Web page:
Von Neumann Architecture also known as the Von Neumann model, the computer consisted of a CPU, memory and I/O devices. The program is stored in the memory. The CPU fetches an instruction from the memory at a time and executes it.
Thus, the instructions are executed sequentially which is a slow process. Neumann m/c are called control flow computer because instruction are executed sequentially as controlled by a program counter. To increase the speed, parallel processing of computer have been developed in which serial CPU’s are connected in parallel to solve a problem. Even in parallel computers, the basic building blocks are Neumann processors.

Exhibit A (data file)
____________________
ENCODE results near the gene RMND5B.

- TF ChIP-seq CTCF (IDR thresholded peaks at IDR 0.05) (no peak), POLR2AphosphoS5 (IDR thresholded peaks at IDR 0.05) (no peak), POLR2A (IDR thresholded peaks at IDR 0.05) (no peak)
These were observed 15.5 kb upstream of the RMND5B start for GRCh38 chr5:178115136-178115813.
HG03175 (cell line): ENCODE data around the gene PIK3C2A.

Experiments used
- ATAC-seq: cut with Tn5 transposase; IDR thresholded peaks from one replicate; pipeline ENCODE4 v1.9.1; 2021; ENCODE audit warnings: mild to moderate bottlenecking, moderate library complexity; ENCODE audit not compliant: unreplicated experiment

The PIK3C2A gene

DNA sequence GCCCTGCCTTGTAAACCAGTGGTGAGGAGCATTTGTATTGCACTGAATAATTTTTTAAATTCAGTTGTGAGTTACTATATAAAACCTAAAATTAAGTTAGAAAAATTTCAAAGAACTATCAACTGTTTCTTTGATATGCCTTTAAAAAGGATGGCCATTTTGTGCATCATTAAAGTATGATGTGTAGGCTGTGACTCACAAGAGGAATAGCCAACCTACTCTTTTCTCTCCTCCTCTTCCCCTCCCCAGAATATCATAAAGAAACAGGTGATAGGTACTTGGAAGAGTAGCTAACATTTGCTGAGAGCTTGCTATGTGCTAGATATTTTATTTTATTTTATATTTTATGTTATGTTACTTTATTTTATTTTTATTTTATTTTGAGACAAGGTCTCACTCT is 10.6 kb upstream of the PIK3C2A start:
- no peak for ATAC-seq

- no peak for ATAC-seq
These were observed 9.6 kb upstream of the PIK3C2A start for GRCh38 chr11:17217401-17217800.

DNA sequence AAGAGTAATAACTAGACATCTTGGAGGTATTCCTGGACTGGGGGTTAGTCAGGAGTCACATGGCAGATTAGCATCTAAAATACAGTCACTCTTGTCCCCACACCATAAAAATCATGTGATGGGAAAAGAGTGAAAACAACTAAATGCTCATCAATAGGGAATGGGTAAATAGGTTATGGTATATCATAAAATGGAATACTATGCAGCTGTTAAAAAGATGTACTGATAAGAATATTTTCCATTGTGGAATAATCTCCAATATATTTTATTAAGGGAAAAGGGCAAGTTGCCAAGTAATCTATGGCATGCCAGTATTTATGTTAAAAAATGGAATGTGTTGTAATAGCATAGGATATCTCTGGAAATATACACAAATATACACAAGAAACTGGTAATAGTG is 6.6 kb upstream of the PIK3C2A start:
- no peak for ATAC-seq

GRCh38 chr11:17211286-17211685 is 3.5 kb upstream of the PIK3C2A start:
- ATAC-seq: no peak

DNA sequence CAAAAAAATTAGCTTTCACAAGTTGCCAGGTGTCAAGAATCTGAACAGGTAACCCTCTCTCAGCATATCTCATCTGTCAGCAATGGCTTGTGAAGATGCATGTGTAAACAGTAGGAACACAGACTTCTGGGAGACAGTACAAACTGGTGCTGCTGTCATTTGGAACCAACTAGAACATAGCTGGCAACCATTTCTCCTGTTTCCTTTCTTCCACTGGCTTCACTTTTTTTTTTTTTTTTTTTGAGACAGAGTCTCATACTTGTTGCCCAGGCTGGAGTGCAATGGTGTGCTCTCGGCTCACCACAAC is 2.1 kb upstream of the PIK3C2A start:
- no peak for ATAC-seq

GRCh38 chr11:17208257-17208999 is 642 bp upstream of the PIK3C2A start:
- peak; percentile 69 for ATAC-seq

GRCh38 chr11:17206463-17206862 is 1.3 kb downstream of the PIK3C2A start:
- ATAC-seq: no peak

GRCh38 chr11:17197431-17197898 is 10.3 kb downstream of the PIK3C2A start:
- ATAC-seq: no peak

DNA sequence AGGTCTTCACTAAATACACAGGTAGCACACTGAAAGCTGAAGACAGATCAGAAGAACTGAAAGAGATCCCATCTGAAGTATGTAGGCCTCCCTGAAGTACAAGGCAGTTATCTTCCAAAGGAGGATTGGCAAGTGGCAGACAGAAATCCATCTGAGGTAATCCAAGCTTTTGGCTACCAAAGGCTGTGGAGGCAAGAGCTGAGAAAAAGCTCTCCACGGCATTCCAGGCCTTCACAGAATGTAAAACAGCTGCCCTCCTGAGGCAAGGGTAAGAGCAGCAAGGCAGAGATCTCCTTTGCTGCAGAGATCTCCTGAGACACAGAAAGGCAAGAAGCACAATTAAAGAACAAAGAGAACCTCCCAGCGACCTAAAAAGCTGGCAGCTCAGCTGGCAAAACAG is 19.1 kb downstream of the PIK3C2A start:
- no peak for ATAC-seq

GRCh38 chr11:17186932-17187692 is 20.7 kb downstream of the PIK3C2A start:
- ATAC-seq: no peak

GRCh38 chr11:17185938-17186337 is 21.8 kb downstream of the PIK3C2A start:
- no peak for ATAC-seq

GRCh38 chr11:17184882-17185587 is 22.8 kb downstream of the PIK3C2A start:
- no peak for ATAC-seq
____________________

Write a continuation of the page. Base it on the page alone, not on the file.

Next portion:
The von Neumann architecture is a design model for a stored-program digital computer that uses a processing unit and a single separate storage structure to hold both instructions and data. It is named after mathematician and early computer scientist John von Neumann. Such a computer implements a universal Turing machine, and the common "referential model" of specifying sequential architectures, in contrast with parallel architectures.
One shared memory for instructions (program) and data with one data bus and one address bus between processor and memory. Instructions and data have to be fetched in sequential order (known as the Von Neuman Bottleneck), limiting the operation bandwidth. Its design is simpler than that of the Harvard architecture. It is mostly used to interface to external memory.